The beautiful state of Montana provided Walk-the-Walk fitness opportunities for me to begin week #5 of the challenge. Our BSA 100th Anniversary Celebration included a partnership with the Arbor Day Foundation and AT&T to plant a BSA Centennial Forest of 100,000 trees in an area of the Flathead National Forest (Kalispell, MT) destroyed by wildfire.

Along with the tens-of-thousands of trees planted by families in communities across the country in 2010, these trees in the Flathead stand as testimony to the positive generational impact of Scouting. I was pleased and proud to join Scouts of the Montana Council in completing our 100,000 tree commitment. Together we planted the final trees. The forest will be a legacy of the BSA 100th Anniversary. These young men were terrific representatives of their fellow Scouts throughout America!

On that same trip I spent time with Montana Council President, Chuck Eubank and Scout executive Gordy Rubard hiking along the Stillwater River in the Beartooth Mountains. What spectacular natural beauty…an easy motivation to get outdoors for physical activity!

Leaving the cool temperatures of Montana behind, I was traveled back home to the summer heat of Texas over the weekend and joined Nanette in a couple of hours of yard work. Whew! Hard work. Nice to get some fitness benefit from a necessary home maintenance chore!

I've heard it said that forming a new habit typically takes 30 days of repeating the desired new behavior. Well, being just over 30 days into Walk-the-Walk I do, indeed, find myself thinking about ways to include physical activity in each day. A nice additional benefit to taking on this challenge.

Well, week #6 begins with travel to a meeting with the Scout executives of our largest councils, and opportunity to continue imbedding regular physical activity into my week. Not sure what that will be just yet. Check in next week and I'll let you know how this unfolds!

My Blog: Week 6

In a previous blog entry I noted most everyone wrestles (at least a bit) with making time for the physical activity element of health living. The schedule and demands of being the Chief Scout Executive make me part of that group. Maybe, for your own reasons, you wrestle with this too?

But, here's the thing. A favorite (personally fulfilling) physical activity can make keeping that commitment easier. For me, that most favorite of physical activities is golf and this past week I found time for some great golf.

"Great" golf can be defined by golfers any number of ways. For some, time on the links was "great" because every part of their game came together for a satisfying low score. For others it might be the weather, the challenge of the course, the beauty of nature….or one of so many other factors that can make for a memorable day on the course.

One of my favorite definitions of "great golf" is playing with others whose company I enjoy. And, that is my definition of "great golf" from this past week. I gathered with Scout executives of the largest councils in the BSA for an important time and opportunity to listen for ways the national council can better meet the needs of all council's in providing a quality Scouting experience to even more young people.

Conversation and input received in the meetings more than met what I hoped this talented and tenured group of key Scouting leaders would share with me and Wayne Brock, our Chief Operating Officer. But the fun and fellowship that occurs during a shared physical activity, like golf, builds a bond and deepens relationships that, for me, adds the powerful element of personal fulfillment. I like being with these guys and grow personally and professionally from time together.

We all likely know exactly what we should be doing to lead a healthy life. Finding a physical activity that brings personal fulfillment exponentially increases the likelihood that we'll actually do what we know we should. And, that is often the difference between making time for physical activity and making excuses.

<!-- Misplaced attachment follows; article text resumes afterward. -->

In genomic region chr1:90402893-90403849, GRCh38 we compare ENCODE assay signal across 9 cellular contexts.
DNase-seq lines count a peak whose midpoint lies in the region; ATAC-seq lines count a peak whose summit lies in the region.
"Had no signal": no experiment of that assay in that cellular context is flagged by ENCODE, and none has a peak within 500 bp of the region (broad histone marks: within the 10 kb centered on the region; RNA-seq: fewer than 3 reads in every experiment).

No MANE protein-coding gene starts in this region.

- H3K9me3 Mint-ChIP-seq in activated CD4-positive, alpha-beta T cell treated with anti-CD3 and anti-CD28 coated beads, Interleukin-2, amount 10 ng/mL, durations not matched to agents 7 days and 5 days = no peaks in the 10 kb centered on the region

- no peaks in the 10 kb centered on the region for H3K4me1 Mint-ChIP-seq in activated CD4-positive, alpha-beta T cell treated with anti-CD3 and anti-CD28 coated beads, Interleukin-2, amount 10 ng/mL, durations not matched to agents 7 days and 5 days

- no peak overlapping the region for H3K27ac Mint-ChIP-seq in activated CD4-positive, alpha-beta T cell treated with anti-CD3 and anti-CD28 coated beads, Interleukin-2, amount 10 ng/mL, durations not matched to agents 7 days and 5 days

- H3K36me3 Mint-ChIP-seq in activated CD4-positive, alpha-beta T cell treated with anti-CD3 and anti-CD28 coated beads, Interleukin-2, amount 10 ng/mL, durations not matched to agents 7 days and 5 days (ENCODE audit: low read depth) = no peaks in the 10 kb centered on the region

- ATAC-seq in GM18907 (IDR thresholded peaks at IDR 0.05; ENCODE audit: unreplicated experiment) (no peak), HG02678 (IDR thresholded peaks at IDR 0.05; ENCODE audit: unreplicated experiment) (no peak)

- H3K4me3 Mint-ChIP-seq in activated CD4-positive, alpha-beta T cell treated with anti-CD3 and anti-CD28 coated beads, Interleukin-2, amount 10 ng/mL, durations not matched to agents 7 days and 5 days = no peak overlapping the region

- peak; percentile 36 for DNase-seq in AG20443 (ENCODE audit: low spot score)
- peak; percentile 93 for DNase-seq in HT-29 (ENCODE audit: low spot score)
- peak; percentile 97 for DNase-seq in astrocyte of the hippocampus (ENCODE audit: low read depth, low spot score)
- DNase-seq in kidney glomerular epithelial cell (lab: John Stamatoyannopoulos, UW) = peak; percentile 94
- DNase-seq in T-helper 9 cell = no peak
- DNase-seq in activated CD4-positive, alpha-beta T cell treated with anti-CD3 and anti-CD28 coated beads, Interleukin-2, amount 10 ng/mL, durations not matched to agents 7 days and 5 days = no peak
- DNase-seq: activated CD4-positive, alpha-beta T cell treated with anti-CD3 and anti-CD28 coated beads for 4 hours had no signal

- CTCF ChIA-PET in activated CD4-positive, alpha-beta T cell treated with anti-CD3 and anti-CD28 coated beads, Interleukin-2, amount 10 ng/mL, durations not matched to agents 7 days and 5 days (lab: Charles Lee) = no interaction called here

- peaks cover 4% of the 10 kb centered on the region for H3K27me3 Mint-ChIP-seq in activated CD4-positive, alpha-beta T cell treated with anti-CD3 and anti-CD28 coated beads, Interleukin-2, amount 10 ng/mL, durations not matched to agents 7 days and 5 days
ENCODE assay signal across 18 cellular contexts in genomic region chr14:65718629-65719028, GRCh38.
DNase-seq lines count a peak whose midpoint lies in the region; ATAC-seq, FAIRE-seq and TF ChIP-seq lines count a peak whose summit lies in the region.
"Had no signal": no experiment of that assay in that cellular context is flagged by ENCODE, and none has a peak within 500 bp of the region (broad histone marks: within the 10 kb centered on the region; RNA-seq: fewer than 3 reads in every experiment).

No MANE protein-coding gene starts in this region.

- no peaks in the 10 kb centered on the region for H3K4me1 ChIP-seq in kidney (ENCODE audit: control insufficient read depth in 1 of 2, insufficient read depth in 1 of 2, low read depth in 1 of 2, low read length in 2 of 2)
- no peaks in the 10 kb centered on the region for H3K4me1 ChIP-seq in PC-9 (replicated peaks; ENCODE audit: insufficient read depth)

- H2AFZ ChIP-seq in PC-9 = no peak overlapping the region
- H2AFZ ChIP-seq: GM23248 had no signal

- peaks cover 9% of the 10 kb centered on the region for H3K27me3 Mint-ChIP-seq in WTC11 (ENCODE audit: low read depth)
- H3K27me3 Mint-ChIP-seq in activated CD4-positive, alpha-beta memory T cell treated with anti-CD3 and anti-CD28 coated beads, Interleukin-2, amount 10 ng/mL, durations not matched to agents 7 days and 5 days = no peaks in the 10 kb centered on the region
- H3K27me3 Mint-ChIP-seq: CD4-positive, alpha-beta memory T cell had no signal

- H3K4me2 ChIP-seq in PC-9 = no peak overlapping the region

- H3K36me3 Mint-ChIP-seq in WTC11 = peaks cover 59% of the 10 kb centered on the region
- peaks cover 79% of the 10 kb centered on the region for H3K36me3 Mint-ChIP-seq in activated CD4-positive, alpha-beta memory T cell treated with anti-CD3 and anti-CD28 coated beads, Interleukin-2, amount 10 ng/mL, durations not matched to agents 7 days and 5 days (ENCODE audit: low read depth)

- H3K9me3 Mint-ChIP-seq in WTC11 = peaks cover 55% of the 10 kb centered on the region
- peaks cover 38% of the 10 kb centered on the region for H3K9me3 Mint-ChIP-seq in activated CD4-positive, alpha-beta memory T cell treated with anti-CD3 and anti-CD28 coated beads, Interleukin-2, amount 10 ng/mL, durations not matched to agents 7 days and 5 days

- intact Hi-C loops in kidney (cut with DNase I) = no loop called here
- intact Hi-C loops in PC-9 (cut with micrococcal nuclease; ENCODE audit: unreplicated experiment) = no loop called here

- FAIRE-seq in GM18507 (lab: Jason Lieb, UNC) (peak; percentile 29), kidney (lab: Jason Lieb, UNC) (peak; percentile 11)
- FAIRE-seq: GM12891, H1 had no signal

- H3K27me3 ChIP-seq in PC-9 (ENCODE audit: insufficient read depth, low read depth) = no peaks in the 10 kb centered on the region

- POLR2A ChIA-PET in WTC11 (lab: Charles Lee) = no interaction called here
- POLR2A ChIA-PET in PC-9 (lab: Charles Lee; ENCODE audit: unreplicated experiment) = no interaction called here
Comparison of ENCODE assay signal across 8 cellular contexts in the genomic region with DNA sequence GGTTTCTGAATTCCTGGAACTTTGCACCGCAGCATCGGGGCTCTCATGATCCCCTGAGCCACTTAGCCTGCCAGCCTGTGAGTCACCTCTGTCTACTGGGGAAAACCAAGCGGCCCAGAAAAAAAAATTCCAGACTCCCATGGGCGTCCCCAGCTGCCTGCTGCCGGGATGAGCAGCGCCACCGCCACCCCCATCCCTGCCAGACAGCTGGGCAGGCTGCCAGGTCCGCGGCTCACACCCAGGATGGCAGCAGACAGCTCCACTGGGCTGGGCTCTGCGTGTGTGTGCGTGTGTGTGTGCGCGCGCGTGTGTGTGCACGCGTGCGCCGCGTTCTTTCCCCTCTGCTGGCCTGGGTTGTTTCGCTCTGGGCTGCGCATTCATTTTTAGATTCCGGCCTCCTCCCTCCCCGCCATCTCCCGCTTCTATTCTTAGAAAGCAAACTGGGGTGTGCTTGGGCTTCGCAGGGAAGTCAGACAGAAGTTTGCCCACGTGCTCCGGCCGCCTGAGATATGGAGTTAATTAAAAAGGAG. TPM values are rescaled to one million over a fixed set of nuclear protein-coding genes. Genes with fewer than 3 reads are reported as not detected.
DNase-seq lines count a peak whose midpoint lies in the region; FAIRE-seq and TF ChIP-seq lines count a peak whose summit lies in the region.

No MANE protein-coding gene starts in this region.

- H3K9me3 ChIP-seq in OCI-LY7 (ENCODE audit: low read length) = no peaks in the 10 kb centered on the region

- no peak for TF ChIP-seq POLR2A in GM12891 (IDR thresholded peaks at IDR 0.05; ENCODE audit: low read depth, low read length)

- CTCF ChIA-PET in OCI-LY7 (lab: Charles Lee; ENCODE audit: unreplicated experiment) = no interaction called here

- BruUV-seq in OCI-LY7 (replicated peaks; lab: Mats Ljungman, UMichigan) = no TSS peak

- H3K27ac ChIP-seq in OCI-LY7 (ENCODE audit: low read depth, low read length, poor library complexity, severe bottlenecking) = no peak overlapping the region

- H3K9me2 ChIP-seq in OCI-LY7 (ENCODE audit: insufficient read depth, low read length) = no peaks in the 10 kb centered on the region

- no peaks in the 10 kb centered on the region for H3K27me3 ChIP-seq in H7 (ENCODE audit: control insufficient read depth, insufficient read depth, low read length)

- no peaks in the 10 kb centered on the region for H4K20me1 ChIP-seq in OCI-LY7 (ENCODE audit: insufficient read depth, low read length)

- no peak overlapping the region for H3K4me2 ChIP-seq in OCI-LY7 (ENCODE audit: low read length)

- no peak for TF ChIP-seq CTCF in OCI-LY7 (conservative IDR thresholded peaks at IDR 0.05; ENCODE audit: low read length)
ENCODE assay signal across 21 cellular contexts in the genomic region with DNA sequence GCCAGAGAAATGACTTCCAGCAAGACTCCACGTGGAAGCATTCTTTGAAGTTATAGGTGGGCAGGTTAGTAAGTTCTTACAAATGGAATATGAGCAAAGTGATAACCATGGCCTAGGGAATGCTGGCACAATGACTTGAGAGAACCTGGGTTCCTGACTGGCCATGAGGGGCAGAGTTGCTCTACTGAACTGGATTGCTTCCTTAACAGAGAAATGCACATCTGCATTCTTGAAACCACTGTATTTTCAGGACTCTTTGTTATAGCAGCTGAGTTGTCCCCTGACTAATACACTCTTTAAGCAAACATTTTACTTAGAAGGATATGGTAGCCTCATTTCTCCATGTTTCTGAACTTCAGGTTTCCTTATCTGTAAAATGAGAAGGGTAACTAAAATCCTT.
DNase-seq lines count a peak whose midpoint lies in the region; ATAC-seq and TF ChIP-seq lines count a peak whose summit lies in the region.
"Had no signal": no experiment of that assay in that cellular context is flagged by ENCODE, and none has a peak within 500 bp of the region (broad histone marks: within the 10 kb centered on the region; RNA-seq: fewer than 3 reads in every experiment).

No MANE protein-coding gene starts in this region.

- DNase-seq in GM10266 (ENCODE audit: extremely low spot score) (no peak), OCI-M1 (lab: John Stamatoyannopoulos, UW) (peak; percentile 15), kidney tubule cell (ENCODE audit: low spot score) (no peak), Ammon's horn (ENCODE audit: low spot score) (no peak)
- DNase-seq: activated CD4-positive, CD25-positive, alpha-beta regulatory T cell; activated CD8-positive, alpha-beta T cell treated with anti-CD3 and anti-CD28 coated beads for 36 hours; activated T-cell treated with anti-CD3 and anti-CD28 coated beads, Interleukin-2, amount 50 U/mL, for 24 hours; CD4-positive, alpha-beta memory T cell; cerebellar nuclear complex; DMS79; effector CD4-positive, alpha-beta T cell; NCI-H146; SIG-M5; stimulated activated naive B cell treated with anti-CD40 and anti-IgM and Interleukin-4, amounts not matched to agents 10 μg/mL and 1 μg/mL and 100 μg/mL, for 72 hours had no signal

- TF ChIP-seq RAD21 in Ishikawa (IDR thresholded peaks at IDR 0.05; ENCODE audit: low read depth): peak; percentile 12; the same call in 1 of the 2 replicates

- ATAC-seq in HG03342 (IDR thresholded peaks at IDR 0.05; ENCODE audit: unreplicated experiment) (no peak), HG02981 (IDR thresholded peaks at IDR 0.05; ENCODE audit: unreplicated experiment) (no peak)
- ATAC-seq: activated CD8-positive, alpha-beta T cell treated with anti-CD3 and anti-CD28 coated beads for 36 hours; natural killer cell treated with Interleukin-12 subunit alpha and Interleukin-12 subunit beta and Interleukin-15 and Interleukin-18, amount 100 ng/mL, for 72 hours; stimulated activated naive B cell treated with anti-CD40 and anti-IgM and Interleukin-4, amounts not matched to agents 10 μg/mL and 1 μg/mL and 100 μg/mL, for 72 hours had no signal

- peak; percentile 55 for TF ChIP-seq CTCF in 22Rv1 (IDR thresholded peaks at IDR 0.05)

Here's to all of us finding that activity and making plenty of time for it in our lives!

My Blog: Week 7

I heard a comedian once commenting on personal fitness. He said…"I joined a health club last year, spent about $1,400.00. I haven't lost a pound. Apparently you have to show up."

Funny. And, often an accurate commentary on human nature. When it comes to healthy living and personal fitness, we all have good intentions. Acting on those intentions is usually the tough part.

If you've followed my blog these last seven weeks, you know I can attest finding and making time for physical activity is often not easy to do. But, it is always worth doing. There were any number of times over these weeks I pushed myself because I made this promise and was determined to keep it. Some days just getting up and beginning a physical activity was tough. But I can tell you every time as I ended a physical activity I felt great for doing it. You will too.

As we wrap up this eighth and final week of the Walk-the-Walk Challenge, that comedian I mentioned had one other piece of advice as you consider fitness activities that best fit your personality and circumstances…."If you are going to try cross country skiing, start with a small country.".

My personal best wishes as you join in our healthy living initiative and set out on your own Walk-the-Walk Challenge!

My Blog: Week 8

I heard a comedian once commenting on personal fitness. He said…”I joined a health club last year, spent about $1,400.00. I haven't lost a pound. Apparently you have to show up.”

Funny. And, often an accurate commentary on human nature. When it comes to healthy living and personal fitness, we all have good intentions. Acting on those intentions is usually the tough part.

If you’ve followed my blog these last seven weeks, you know I can attest finding and making time for physical activity is often not easy to do. But, it is always worth doing. There were any number of times over these weeks I pushed myself because I made this promise and was determined to keep it. Some days just getting up and beginning a physical activity was tough. But I can tell you every time as I ended a physical activity I felt great for doing it. You will too.

As we wrap up this eighth and final week of the Walk-the-Walk Challenge, that comedian I mentioned had one other piece of advice as you consider fitness activities that best fit your personality and circumstances: ”If you are going to try cross country skiing, start with a small country.”

My personal best wishes as you join in our healthy living initiative and set out on your own Walk-the-Walk Challenge!